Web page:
If you're chucking extra hardware in, why not some sort of DMA thing that takes the 6502 off the bus? What state do its lines go if you assert RDY? Is that signal even available on an external port?

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Re: what should i write next?

Postby paulb » Mon May 16, 2016 2:15 pm

ThomasHarte wrote:Pulling the two threads together, a programmable option to shuffle the three lowest video address lines five lines to the left would have been quite helpful by opening up an optional 32-linear-bytes-per-line addressing mode. I suspect that the actual transposition of lines would actually be extraordinarily inconvenient to implement in hardware though?


I was thinking about this and surely the 256 byte jump from line to line would cause the screen memory to be spread over a huge address range. What did I miss?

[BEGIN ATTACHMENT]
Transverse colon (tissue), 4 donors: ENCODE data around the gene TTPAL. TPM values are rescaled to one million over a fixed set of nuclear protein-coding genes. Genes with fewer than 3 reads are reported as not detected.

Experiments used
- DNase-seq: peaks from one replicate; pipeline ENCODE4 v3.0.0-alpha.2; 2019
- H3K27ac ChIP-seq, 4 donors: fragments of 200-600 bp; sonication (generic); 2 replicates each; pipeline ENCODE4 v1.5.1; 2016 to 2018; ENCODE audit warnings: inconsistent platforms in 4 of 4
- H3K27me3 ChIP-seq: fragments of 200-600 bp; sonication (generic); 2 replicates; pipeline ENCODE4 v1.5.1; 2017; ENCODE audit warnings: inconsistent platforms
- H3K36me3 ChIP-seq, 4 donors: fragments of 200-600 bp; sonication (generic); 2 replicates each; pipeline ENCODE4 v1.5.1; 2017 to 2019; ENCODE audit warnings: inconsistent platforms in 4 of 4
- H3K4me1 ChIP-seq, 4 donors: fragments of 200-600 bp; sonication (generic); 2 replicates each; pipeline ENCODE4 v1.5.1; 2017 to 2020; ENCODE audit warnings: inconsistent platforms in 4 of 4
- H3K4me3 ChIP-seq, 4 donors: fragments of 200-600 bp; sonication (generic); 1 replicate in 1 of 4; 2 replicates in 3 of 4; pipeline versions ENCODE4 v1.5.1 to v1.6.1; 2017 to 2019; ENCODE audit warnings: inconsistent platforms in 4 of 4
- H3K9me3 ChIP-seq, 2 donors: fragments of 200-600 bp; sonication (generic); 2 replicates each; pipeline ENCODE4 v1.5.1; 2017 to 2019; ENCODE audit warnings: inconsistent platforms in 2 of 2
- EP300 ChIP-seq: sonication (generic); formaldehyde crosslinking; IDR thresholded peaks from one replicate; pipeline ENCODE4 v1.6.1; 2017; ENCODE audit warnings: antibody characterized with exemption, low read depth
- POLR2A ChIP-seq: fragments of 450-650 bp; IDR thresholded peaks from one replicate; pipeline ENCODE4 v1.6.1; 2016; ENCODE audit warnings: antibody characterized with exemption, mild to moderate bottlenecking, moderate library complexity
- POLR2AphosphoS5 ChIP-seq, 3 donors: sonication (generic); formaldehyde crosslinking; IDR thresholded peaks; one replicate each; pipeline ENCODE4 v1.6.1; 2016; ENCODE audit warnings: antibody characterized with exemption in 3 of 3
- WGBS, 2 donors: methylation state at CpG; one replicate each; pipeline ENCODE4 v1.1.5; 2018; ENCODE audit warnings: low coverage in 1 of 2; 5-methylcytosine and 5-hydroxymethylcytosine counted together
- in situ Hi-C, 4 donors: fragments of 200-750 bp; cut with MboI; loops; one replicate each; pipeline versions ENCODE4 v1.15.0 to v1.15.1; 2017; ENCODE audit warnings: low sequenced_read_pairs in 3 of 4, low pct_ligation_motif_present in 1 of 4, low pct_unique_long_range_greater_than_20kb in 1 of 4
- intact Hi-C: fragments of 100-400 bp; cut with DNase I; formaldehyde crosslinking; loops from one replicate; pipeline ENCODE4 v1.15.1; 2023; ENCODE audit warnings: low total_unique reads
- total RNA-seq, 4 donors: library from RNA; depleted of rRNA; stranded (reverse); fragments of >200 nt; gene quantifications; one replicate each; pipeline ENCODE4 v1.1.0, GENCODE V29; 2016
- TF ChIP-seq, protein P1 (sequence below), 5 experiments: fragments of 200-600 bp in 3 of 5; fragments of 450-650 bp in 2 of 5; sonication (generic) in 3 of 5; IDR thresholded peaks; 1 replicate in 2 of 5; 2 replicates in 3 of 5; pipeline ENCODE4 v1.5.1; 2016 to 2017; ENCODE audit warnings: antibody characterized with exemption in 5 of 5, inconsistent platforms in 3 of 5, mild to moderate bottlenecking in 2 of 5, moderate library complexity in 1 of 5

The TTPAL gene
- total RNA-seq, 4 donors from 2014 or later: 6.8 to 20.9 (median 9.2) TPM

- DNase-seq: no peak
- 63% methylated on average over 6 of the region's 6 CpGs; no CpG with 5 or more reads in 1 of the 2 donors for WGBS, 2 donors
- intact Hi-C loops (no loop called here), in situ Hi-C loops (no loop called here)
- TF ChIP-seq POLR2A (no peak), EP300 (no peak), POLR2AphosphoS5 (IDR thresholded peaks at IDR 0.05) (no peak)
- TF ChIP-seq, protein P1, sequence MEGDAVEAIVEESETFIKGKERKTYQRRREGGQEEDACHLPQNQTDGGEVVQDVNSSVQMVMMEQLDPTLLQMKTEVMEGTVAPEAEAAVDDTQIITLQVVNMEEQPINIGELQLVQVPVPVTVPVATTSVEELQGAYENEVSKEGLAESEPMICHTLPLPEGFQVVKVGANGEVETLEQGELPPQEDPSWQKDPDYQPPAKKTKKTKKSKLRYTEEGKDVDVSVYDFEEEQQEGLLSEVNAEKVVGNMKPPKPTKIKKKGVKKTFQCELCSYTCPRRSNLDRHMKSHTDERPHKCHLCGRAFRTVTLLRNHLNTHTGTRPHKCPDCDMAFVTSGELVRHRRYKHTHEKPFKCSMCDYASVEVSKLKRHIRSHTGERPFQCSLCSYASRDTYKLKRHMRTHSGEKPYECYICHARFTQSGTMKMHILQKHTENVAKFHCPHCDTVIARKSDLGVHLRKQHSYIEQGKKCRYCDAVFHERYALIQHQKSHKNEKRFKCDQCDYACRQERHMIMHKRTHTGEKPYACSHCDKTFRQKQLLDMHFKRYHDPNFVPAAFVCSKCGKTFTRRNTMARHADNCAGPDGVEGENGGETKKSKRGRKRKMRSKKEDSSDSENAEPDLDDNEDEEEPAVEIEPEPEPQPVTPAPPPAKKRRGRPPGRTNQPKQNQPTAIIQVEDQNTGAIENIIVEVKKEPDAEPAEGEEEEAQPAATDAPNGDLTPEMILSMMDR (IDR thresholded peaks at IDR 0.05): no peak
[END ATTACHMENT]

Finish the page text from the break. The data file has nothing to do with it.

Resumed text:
ThomasHarte wrote:If you're chucking extra hardware in, why not some sort of DMA thing that takes the 6502 off the bus? What state do its lines go if you assert RDY? Is that signal even available on an external port?


I posted about this before, but the forum's stupid search function refuses to search for DMA and RDY because they are "common" terms (which I doubt), so I can't point you to the thread concerned. But RDY is exposed even via the cartridge connector and it should work, despite vague recycled claims that it doesn't which probably misrepresent the original caveat related to the NMOS version of the CPU (which merely indicates that it doesn't suspend the CPU until a read cycle occurs), but I haven't tested it myself. It's possible that some of the Atom debugging boards use RDY, though.

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Re: what should i write next?

Postby ThomasHarte » Mon May 16, 2016 2:52 pm

paulb wrote:
ThomasHarte wrote:Pulling the two threads together, a programmable option to shuffle the three lowest video address lines five lines to the left would have been quite helpful by opening up an optional 32-linear-bytes-per-line addressing mode. I suspect that the actual transposition of lines would actually be extraordinarily inconvenient to implement in hardware though?


I was thinking about this and surely the 256 byte jump from line to line would cause the screen memory to be spread over a huge address range. What did I miss?